Catcalling compromises women’s mental health


Catcalling by Lorelei Dohm

Amira McKee

It was a warm fall afternoon as junior Leela Cullity headed to her internship. When she exited her car, a college student stumbled out of a bar. He approached her and called out derogatory names.
Whether seen as flattery or harassment, stories like this aren’t unique to Cullity or RBHS students. Catcalling is commonplace throughout America and the world.
Women and girls often hear comments like “Hey, beautiful.” “Why don’t you smile?” and even slurs as they walk the streets of Columbia.
The catcalling-focused activist group Hollaback! defines catcalling as “to make a whistle, shout or comment of a sexual nature to a woman passing by.” Nearly 81 percent of women under 40 experienced catcalling of some kind, according to nonprofit group Stop Street Harassment.
Several students report experiencing similar comments in recent months. Sophomore Lola Gingrich said she had even been catcalled at RBHS.
“I’ve been catcalled on school property this school year,” Gingrich said.“It made me feel confused and kind of grossed out. It happened quickly and took me by surprise.”
While many instances of catcalling happen when the victim is alone, in the United States there are several bystanders in 43 percent of cases of verbal harassment, according to a 2014 study conducted by Cornell University. Cullity describes regularly observing catcalling directed at herself as well as others.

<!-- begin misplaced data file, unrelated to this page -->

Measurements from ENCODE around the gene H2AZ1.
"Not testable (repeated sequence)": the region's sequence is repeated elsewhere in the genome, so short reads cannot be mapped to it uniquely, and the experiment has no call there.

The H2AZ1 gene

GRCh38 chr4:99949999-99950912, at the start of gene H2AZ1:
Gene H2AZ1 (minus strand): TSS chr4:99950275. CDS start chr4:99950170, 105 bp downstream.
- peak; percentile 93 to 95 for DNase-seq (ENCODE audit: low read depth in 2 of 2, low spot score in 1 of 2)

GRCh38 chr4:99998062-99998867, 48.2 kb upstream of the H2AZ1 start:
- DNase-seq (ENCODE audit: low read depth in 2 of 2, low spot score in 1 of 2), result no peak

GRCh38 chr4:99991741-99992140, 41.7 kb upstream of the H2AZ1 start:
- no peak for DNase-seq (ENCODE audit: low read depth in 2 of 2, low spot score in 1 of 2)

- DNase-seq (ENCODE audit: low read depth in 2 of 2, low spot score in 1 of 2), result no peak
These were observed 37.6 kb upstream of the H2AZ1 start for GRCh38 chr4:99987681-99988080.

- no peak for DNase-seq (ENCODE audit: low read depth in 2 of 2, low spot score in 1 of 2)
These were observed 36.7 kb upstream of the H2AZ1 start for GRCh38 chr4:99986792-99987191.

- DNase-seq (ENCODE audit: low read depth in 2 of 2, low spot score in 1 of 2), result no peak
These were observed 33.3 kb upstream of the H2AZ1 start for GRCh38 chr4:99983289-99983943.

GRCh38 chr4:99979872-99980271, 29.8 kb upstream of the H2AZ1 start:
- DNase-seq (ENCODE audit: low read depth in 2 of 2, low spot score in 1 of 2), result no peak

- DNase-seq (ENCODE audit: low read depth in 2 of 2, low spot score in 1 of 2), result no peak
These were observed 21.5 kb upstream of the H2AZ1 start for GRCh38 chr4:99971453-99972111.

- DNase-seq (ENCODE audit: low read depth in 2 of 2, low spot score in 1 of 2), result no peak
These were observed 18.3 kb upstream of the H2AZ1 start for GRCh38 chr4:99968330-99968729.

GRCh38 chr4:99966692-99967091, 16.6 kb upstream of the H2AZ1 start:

“It’s happened multiple times at school and downtown,” Cullity said. “I haven’t observed it that often but in the few times I have seen it downtown I’ve seen it as an immediate issue of concern as many women still don’t know how to respond especially when catcalling can turn violent and threatening.”
Although some students may not mind catcalling, Cullity finds it harmful. She said when it happens she feels uncomfortable.
“It has felt degrading but as it has happened so many times I’ve definitely become desensitized to the whole experience,” Cullity said. “It’s awful that guys can still get away with treating women this way publicly. It definitely can be detrimental to self-esteem to women in general.”
A study published by the British Journal of Social Psychology supports the idea that catcalling can have significant effects on the mental health of victims. Counselor Lesley Thalhuber describes the effects of catcalling as detrimental to students and their learning.

“I think it changes your focus. When you’re worried about what that means, feeling unsafe, if they’ll do more than catcall you  or seek you out,” Thalhuber said. “As a building, I mean it could affect attendance rates, GPA’s and test scores.”

“I think it changes your focus. When you’re worried about what that means, feeling unsafe, if they’ll do more than catcall you  or seek you out,” Thalhuber said. “As a building, I mean it could affect attendance rates, GPA’s and test scores.”
Scientific research reveals that catcalling can have a detrimental effect on the mental and physical wellbeing of women. Women who report being objectified on a more frequent basis report greater body shame as well as symptoms of disordered eating and depression. Experiencing the objectifying gaze also decreases math performance among women but not men.